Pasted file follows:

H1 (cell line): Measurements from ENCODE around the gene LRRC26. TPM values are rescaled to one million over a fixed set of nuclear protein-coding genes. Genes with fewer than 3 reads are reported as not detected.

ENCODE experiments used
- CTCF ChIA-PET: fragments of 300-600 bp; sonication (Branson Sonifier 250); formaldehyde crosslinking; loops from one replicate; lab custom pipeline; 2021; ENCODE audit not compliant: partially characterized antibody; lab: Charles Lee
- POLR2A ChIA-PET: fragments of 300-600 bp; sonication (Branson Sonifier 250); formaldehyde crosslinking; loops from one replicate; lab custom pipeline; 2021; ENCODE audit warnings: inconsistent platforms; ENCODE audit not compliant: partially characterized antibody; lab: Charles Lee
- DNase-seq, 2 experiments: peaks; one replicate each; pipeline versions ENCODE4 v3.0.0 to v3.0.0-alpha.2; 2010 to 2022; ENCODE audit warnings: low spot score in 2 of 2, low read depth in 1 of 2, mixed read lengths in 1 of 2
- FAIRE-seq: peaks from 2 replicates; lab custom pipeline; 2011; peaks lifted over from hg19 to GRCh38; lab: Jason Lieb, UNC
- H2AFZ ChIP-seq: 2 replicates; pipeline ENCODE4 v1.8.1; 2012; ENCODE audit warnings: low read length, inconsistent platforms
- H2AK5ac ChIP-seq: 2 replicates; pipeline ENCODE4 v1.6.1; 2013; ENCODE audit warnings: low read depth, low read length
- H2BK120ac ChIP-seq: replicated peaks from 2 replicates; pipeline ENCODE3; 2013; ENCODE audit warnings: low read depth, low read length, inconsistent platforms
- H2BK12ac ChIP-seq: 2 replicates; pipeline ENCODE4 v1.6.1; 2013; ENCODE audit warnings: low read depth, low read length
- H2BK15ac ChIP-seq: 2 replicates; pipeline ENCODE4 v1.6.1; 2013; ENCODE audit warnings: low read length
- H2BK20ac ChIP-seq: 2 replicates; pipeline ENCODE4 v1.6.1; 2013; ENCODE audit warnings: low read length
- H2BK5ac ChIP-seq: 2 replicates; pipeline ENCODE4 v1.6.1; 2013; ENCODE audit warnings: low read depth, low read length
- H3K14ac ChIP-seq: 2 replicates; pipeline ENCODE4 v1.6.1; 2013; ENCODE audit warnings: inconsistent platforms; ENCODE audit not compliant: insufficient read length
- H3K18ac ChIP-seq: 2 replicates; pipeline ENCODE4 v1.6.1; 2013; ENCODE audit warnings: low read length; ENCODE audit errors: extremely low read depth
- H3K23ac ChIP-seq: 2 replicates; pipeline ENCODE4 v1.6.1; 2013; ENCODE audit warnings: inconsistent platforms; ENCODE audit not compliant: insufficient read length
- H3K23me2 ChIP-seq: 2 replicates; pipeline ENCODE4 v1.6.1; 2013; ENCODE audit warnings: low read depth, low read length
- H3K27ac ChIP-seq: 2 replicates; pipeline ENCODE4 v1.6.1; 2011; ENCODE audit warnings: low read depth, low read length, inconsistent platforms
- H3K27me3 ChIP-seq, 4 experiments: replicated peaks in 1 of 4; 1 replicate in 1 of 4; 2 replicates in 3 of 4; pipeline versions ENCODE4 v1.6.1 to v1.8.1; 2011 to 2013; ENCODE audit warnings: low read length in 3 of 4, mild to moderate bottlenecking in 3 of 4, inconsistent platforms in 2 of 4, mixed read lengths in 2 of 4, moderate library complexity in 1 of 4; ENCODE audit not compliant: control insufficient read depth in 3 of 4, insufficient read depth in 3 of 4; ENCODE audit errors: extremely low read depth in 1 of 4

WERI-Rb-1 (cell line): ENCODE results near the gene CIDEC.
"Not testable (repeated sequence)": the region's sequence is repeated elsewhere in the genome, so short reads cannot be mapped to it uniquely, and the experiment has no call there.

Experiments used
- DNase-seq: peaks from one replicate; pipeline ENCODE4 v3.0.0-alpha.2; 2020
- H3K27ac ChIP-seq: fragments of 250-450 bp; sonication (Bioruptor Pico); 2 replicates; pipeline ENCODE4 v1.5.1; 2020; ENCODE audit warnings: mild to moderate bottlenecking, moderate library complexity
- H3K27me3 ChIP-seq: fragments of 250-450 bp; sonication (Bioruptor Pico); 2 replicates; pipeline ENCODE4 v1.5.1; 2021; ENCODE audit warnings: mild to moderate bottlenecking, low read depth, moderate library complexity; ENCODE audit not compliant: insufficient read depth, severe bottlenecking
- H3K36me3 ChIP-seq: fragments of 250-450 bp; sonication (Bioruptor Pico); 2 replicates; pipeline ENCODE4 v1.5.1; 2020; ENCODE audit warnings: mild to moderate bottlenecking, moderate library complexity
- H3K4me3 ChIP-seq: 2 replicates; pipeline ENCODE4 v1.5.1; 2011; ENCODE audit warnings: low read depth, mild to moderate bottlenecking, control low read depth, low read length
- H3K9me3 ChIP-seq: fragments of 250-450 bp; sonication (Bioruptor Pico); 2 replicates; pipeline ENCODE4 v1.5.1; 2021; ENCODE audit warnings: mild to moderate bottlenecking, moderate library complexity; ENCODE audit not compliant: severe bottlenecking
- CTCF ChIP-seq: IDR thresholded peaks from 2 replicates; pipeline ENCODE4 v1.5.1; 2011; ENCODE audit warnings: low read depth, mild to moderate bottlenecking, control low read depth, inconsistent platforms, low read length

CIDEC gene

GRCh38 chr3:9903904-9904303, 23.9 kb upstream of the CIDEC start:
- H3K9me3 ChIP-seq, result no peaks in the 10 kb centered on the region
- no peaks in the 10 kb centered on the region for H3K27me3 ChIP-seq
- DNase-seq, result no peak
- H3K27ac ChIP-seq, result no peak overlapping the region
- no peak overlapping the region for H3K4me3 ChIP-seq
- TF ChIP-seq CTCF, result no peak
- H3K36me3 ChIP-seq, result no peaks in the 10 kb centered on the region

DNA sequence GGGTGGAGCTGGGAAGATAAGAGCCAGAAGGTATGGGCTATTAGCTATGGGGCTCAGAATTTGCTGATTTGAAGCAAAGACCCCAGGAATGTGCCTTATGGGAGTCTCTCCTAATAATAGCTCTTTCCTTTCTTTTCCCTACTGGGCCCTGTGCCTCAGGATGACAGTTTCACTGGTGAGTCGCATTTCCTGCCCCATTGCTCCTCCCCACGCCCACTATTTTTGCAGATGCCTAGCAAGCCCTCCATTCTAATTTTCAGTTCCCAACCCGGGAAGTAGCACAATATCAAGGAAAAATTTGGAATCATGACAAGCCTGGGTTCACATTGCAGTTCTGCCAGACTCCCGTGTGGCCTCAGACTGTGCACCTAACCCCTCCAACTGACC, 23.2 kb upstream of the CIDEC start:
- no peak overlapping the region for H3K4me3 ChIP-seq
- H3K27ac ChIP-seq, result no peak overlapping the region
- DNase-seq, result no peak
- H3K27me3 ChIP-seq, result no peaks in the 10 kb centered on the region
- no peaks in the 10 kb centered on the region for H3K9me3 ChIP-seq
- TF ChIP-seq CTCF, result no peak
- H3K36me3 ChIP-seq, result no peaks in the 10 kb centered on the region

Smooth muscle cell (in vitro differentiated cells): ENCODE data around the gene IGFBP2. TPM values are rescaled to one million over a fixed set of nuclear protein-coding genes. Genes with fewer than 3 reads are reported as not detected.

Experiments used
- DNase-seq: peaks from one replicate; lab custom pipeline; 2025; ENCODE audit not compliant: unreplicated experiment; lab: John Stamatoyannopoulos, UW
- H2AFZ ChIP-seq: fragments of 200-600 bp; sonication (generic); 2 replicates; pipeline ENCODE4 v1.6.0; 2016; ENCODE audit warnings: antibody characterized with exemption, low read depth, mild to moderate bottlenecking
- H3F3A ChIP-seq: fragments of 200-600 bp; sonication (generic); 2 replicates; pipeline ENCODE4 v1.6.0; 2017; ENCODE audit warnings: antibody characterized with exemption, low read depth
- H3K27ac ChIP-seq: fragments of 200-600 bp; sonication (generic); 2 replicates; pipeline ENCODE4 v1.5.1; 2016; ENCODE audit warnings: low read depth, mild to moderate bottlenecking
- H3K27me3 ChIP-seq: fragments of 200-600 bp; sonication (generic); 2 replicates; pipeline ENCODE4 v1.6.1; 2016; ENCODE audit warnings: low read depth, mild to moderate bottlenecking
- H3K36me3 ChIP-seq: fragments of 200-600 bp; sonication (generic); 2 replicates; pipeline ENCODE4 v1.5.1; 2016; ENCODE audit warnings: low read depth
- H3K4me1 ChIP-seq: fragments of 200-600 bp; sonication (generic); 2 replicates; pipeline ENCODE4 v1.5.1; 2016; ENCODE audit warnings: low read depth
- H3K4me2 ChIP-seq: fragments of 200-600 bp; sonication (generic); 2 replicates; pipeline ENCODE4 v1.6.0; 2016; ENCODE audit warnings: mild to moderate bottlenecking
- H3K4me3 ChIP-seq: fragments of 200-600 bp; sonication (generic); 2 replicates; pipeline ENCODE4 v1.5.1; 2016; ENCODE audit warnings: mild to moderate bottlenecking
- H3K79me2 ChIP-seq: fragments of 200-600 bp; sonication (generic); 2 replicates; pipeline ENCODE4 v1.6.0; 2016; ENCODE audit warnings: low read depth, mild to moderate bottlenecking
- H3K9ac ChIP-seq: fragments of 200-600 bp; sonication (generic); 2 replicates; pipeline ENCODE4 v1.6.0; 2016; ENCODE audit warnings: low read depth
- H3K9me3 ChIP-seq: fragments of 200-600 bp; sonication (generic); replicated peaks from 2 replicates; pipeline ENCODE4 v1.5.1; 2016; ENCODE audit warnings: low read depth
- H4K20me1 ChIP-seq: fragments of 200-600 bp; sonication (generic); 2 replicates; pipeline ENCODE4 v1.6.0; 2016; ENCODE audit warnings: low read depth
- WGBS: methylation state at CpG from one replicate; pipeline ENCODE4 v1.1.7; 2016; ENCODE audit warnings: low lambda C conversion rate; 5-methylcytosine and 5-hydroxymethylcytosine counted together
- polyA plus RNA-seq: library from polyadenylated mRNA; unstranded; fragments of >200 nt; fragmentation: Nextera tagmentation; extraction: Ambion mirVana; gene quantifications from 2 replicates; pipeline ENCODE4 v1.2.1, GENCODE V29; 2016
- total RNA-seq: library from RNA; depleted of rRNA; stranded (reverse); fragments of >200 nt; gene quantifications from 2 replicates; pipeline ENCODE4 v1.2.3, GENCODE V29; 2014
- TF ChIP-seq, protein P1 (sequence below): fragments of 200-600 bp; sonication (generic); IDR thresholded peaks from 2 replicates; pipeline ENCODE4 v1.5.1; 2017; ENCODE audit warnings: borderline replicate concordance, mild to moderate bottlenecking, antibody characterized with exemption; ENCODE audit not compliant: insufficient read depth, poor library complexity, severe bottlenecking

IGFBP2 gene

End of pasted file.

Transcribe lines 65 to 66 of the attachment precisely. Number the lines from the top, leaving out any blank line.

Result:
- TF ChIP-seq, protein P1 (sequence below): fragments of 200-600 bp; sonication (generic); IDR thresholded peaks from 2 replicates; pipeline ENCODE4 v1.5.1; 2017; ENCODE audit warnings: borderline replicate concordance, mild to moderate bottlenecking, antibody characterized with exemption; ENCODE audit not compliant: insufficient read depth, poor library complexity, severe bottlenecking

IGFBP2 gene